To the Buddhist population in the East, Chi Chern Fashi (“fashi,” means Dharma master in Chinese) or Shifu as students in the East usually address him, is well known as a monk, teacher, and artist. It was not until 2008 that he began teaching in the West. Now Chan retreats led by Chi Chern Fashi are being offered in many countries and districts including Malaysia, Indonesia, Singapore, China, North America, Poland, England, Switzerland, Croatia, and Taiwan.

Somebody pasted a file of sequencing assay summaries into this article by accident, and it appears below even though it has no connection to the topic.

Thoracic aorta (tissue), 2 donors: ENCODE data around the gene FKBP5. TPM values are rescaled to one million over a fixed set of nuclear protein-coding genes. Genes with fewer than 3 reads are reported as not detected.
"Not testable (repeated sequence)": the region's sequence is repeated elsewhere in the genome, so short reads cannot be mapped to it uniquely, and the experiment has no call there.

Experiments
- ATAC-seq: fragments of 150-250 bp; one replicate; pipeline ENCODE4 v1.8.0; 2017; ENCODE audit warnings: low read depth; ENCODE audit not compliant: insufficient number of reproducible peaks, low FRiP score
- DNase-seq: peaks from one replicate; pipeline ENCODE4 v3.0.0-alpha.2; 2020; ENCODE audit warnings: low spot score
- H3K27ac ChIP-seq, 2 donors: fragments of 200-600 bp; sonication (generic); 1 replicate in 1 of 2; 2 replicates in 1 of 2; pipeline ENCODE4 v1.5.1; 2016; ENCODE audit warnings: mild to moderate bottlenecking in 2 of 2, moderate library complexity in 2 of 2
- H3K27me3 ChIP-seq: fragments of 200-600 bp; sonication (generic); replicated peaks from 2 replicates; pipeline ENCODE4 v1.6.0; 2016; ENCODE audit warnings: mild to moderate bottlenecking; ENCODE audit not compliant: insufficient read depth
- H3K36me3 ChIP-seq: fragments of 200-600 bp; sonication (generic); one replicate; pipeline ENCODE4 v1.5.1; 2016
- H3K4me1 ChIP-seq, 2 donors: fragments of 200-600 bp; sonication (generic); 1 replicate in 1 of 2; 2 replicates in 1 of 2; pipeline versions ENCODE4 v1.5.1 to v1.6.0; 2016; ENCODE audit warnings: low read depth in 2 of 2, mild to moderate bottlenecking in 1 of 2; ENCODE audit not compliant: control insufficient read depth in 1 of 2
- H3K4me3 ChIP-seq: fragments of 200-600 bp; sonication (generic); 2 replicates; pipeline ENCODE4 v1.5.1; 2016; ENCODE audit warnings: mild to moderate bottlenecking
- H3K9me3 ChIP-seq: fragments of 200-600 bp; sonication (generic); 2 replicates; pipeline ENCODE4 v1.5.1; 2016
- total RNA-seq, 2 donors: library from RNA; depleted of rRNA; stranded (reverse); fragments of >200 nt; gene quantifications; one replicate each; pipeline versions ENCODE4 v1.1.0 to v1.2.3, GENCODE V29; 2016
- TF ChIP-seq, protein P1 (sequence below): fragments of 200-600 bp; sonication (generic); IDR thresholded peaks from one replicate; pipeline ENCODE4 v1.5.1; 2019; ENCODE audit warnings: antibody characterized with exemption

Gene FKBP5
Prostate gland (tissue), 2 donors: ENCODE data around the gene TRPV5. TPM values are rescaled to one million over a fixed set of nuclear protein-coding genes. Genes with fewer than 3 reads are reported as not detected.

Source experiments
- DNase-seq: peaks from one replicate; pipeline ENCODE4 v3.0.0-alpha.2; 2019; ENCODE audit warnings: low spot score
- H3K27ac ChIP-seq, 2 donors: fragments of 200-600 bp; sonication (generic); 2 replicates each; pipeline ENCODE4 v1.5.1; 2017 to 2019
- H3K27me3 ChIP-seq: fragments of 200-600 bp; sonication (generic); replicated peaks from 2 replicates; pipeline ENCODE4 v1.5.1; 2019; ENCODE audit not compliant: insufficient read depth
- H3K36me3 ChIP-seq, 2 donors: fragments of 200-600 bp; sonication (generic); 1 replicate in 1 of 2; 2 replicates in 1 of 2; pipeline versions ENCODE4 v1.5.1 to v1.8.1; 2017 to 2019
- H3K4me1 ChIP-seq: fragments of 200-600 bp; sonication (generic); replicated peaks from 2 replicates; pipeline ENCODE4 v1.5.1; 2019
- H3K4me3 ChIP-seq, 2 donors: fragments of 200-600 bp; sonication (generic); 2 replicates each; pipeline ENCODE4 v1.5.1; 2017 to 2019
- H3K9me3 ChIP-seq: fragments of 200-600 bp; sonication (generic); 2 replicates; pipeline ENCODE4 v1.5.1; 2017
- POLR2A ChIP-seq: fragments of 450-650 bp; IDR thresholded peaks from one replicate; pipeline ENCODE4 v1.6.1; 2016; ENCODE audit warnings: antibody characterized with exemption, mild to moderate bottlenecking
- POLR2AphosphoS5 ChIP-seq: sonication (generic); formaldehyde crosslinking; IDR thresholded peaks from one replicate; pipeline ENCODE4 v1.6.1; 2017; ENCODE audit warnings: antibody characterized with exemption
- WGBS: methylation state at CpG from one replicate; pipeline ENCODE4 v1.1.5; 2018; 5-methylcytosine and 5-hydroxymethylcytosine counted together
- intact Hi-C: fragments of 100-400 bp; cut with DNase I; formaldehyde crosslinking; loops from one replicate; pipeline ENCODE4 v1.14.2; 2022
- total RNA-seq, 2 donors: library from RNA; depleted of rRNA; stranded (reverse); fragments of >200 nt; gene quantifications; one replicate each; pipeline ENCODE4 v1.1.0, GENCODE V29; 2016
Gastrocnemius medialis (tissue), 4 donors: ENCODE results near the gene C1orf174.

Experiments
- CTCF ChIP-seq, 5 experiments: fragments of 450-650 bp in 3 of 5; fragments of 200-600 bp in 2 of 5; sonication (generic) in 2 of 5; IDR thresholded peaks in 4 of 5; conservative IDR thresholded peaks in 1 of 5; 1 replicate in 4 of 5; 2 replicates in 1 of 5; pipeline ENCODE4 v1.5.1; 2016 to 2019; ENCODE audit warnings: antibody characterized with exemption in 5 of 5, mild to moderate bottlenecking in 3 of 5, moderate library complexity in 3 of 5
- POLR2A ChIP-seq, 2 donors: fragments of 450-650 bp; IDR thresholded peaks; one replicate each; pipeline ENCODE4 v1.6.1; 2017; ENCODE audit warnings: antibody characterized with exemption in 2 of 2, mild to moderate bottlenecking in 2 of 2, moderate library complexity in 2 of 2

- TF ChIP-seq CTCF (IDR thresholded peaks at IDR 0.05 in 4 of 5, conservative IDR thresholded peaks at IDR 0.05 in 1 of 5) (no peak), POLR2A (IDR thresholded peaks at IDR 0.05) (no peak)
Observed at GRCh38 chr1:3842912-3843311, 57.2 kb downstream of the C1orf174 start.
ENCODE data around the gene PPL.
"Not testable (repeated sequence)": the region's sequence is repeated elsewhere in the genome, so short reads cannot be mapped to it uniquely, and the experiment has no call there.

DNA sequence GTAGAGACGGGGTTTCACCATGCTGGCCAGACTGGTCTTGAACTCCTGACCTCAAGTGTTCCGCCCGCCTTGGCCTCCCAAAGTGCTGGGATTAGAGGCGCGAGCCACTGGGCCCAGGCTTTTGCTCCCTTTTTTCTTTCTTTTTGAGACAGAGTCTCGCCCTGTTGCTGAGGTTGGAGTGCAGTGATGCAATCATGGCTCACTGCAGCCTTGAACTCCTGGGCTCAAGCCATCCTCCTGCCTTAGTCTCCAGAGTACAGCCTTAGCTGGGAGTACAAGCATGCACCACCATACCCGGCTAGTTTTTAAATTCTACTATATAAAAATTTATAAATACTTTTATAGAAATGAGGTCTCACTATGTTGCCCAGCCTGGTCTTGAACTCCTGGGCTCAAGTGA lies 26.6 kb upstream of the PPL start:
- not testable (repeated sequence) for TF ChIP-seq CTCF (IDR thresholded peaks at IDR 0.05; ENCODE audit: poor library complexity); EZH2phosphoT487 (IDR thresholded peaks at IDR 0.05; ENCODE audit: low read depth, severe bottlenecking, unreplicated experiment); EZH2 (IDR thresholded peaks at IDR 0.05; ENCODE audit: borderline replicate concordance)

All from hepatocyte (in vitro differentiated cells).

Chi Chern Fashi was born in Taiping, Malaysia, in 1955. He was ordained as a novice under the Very Venerable Zhu Mo (1913-2002) in Penang in 1978 and became a fully ordained bhikku the same year under Venerable Masters Yin Shun, Yan Pei, and Zhen Hua in Taiwan. After graduating from the Chinese Buddhism Research Institute of Fo Guang Shan in Taiwan in 1980, he learned Chinese Chan from Chan Master Sheng Yen (1930-2009) by participating in Master Sheng Yen’s four consecutive retreats in Taipei, during which his profound experience of “seeing the true nature” was confirmed and Master Sheng Yen gave him permission to teach meditation. Between 1982 and 1984, Chi Chern Fashi undertook a thousand-day solitary retreat in Malaysia. In 1985, Master Sheng Yen formally bestowed on him Dharma Transmission with the name “Transmitting the Exoteric, Seeing the Esoteric” (Chuan Xian Jian Mi). This made him the first Dharma heir of Master Sheng Yen in the Linji lineage of Chinese Chan and a fourth generation Dharma descendent of Master Xu Yun (Empty Cloud).